Publication details

Colonisation by enchytraeids as a suitable indicator of successful biological reclamation of post-mining technosols using alders



Year of publication 2020
Type Article in Periodical
Magazine / Source Applied Soil Ecology
MU Faculty or unit

Faculty of Science

Keywords Restoration; Sand mine; Combustion waste; Alnus; Enchytraeidae; Lumbricidae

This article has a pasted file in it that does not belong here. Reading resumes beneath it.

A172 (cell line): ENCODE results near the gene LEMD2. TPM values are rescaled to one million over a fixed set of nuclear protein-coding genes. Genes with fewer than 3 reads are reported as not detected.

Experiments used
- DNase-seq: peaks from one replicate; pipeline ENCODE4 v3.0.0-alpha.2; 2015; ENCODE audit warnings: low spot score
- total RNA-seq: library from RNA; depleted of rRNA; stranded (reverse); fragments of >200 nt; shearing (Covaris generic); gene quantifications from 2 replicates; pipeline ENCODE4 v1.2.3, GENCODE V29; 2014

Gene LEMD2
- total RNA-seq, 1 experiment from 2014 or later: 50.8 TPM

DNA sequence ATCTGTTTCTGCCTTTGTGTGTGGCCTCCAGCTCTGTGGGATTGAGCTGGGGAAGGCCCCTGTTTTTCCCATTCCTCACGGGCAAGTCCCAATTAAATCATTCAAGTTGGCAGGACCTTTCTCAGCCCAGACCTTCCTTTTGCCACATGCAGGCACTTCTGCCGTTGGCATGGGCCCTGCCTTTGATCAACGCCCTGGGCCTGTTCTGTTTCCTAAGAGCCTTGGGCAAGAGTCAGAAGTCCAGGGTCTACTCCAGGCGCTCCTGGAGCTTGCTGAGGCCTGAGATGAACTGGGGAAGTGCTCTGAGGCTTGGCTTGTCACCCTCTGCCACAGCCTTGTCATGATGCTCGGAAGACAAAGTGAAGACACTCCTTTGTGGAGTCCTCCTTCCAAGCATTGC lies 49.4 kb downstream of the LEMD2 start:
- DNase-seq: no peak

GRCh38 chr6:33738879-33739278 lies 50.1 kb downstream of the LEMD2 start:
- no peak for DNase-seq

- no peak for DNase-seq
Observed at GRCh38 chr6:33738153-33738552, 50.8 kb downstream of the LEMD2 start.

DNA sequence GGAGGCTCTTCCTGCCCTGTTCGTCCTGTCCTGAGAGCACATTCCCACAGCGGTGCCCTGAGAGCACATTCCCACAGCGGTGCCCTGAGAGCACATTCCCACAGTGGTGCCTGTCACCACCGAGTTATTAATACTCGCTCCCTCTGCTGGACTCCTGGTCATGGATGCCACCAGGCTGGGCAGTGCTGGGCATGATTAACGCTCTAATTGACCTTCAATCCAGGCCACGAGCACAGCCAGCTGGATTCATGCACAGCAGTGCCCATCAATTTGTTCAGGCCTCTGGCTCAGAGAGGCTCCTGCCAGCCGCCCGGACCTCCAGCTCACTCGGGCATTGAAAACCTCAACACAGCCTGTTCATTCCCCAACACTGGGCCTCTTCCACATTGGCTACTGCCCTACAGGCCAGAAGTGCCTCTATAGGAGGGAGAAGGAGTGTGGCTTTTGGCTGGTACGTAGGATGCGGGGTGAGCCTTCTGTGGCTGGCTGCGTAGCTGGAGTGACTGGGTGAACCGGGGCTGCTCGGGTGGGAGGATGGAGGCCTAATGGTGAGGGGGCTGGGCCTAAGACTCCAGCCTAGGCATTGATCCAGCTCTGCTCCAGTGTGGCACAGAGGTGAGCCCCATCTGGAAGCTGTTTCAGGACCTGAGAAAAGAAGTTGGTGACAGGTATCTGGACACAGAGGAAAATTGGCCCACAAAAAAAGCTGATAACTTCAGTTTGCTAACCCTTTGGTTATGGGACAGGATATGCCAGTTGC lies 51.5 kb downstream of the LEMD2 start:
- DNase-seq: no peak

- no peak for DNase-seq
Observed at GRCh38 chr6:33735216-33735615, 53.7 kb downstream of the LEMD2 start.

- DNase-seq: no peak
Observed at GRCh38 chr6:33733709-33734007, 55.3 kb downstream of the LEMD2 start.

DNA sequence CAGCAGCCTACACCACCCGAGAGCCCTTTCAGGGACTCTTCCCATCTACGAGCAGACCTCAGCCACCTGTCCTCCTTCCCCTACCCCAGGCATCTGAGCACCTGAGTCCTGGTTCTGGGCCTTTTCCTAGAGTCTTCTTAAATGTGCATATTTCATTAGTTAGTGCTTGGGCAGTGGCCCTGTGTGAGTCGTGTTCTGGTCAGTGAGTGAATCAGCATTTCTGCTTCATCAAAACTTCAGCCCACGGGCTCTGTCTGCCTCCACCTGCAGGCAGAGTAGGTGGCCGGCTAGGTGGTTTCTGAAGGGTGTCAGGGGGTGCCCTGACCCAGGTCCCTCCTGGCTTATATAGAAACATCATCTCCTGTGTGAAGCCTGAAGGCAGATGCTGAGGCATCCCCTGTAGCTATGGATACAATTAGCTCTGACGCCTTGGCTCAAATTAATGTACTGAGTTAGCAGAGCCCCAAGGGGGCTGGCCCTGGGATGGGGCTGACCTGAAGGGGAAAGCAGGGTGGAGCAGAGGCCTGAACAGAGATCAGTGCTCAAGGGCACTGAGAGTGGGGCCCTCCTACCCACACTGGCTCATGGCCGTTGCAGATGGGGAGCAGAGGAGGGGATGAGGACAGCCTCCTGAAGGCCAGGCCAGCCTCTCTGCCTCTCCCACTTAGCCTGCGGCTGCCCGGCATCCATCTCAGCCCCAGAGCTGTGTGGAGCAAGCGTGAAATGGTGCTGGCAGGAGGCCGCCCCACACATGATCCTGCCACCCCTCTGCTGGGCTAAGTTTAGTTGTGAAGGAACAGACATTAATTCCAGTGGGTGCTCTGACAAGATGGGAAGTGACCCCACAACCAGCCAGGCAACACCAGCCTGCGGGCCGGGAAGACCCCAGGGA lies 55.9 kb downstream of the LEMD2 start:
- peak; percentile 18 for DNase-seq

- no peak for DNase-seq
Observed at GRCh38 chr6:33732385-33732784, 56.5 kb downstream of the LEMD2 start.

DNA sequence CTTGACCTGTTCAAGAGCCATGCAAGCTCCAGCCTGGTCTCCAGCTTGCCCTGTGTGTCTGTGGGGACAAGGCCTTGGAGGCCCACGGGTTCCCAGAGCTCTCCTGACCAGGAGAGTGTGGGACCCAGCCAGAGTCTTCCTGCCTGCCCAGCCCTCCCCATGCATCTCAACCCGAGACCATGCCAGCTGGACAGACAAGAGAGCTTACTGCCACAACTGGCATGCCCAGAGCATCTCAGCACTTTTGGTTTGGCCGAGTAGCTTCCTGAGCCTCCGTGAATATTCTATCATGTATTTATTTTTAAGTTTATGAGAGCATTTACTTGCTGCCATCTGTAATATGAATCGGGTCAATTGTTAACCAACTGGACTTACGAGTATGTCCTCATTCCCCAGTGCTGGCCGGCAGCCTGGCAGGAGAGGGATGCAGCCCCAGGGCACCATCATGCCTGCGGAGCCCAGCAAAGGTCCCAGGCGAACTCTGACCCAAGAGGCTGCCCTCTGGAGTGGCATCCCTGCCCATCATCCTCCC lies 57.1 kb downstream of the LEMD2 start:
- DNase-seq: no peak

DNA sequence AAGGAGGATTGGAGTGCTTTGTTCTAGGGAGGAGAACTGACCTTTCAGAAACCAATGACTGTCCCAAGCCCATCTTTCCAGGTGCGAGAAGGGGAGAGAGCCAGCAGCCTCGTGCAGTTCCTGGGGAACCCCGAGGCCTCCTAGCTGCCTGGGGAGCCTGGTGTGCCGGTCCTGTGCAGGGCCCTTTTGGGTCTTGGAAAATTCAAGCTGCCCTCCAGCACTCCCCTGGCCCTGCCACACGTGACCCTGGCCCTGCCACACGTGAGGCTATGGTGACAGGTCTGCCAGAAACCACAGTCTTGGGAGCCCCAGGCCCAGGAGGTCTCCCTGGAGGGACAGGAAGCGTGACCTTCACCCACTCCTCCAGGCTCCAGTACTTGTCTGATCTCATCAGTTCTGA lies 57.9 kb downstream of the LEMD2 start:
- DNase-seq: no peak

Description Enchytraeids and earthworms were studied in a reclaimed sand mine, at a combustion waste disposal site and in natural forest stands in the Bieszczady Mountains. The study verifies the influence of three alder species (Alnusincana, A. viridis, A. glutinosa), reclaimed mine soil substrates (RMS) and combustion waste (CW) on annelid communities. Earthworms were absent in RMS and CW. Enchytraeid densities varied, from almost 2000 ind. m(-2) (individuals per m(2)) to > 9000 ind. m(-2) in RMS and CW and to 30,000-60,000 ind. m(-2) in natural forest soils. Soil properties strongly correlated with enchytraeid density were pH, silt content and organic carbon content. In total, eight genera and thirteen species were recorded. In combustion waste technosols, species tolerating dry conditions and high pH predominated (e.g. Henlea ventriculosa). In sand mine soils, species diversity was very low (Shannon index 0.16), but Hemifridericia bivesiculata was recorded, a species that was known within Europe only from Hungary. Alder trees, especially A. glutinosa, allowed enchytraeids to reach high population density. In soil afforested by A. glutinosa the succession stage was more advanced than in soil under A. incana because, in variants with A. glutinosa, more species classified as belonging to the transitional stage of succession (Fridericia spp.) or even preliminary climax stage of succession (Cognettia sphagnetorum), were recorded. In the variant with A. incana, Enchytraeus spp. predominated. These are considered pioneer species. The study of enchytraeids confirmed that alders should be recommended for biological reclamation.

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